Hey Alan, thanks for visiting my blog :) is the bamboo one yours too? It gave me a good giggle.

Ali.

Cat  – (March 8, 2011 at 9:05 PM)  

This is such an exciting time of the year...pulling plants out of the greenhouse and seeing what is thriving. Sometimes I feel like such a geek getting so excited over these things but hey, who cares, I guess I am a geek!

Alan  – (March 8, 2011 at 9:14 PM)  

Ali: you mean "put bamboo here"? Yes, that's a little side project blog.

Cat: I don't think "geek" is the right term for somebody who practices the world's most popular hobby. (Wait, isn't gardening the most popular hobby?) I know what you mean though. Once you get focused on a single plant and start collecting it, that's when it gets a bit "geeky". =)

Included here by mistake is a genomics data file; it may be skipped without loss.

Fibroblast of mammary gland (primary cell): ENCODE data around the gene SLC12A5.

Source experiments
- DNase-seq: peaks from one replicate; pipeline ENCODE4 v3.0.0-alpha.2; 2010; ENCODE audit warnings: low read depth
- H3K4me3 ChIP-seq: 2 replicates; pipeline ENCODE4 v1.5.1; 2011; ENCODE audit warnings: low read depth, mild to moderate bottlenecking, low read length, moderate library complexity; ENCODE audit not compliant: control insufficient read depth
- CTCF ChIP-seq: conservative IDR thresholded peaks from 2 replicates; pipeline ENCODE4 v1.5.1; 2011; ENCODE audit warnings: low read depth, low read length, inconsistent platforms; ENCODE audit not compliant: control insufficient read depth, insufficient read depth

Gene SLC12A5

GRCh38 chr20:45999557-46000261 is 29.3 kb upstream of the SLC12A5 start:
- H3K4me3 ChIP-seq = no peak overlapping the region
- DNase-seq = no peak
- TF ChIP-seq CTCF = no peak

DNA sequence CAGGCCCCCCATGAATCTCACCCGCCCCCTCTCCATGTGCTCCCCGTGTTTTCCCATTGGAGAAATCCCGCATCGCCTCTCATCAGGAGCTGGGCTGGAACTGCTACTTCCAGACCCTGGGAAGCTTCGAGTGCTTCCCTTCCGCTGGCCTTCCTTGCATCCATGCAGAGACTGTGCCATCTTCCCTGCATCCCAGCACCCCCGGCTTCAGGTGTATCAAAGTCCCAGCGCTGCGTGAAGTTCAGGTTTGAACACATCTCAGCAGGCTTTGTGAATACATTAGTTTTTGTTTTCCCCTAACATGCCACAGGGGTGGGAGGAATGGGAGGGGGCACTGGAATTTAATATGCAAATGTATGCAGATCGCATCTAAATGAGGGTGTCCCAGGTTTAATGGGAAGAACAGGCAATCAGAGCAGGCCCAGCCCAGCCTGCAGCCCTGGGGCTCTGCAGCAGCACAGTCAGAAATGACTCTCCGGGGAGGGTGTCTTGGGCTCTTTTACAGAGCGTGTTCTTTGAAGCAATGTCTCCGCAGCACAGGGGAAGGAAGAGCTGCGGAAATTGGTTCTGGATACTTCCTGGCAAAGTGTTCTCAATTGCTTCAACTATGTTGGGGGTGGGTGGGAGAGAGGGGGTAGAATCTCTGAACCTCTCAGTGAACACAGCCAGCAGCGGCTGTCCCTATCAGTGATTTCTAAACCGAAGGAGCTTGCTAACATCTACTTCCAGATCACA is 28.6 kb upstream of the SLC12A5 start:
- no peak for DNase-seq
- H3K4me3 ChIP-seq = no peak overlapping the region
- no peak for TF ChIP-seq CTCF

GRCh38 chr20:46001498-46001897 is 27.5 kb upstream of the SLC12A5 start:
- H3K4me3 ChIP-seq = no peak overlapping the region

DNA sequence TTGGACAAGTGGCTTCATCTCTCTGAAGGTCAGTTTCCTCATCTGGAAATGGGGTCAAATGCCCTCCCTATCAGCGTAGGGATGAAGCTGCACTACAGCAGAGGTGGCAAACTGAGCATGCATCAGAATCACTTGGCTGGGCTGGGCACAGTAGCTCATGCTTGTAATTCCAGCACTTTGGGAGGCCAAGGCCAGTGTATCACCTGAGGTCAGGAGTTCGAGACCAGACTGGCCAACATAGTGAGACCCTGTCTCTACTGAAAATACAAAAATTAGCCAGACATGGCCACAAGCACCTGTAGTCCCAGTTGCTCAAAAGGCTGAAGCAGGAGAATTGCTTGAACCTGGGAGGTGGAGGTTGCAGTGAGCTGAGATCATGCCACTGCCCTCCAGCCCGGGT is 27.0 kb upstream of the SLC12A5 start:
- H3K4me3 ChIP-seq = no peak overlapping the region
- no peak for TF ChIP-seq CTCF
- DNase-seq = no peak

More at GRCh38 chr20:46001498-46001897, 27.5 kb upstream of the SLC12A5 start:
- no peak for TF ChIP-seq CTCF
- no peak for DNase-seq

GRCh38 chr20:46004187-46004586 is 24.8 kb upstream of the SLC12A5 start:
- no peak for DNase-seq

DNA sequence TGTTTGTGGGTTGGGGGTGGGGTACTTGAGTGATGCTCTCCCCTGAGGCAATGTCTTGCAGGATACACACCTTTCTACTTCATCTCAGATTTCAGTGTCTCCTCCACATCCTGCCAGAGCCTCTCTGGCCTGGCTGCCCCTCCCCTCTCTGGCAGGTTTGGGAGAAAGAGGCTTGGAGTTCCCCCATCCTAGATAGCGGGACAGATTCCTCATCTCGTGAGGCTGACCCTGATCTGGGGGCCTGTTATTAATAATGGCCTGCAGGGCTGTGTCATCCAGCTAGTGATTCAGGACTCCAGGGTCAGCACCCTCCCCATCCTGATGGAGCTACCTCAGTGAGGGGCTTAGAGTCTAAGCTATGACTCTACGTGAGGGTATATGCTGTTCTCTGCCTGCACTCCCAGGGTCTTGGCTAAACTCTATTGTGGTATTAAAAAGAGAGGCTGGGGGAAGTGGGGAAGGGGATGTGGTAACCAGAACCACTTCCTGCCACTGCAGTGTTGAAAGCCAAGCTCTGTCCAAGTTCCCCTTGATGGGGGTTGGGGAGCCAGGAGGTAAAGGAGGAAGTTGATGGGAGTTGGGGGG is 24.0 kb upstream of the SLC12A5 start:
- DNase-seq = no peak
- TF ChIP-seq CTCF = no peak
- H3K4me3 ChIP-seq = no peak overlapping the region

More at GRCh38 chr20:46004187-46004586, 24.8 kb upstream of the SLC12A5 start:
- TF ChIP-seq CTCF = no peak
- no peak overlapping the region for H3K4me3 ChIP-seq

Ali  – (March 8, 2011 at 9:54 PM)  

I did mean the put bamboo here one, yes. I really liked it.

Steve  – (March 8, 2011 at 10:29 PM)  

Ever since I started growing bamboo, I get the same feeling whenever I see an open lot, or any spot that looks like bamboo would look nice.

I mean all along the highway where there's just grass and low shrubs would definitely look better filled in with bamboo, but I guess too much of it would make bamboo no longer a rarity. Anyways there are a surprising # of people locally who are willing to try out growing bamboo, but have no idea it grows in the north.

Alan  – (March 9, 2011 at 9:31 AM)  

Steve: when you see a spot that would be good for bamboo, take a photo and send me an email with the details. I'll add it to the site.

Steve  – (March 9, 2011 at 10:33 AM)  

Sure, I'll look around. To be honest I feel like every property needs some bamboo, but there are places that need them really badly because the soil is so under-utilized.

meg  – (November 29, 2013 at 5:35 PM)  

keep black wash basins or even black rubbermaid oval tanks on the south side of your greenhouse; in Indiana, I had several large black rubbermaid tanks and along the south side of a 10x20 plastic single walled "cold frame" and it never got below 33. I was shocked at how much the water mitigated the temperature swings, and the plants love the humidity!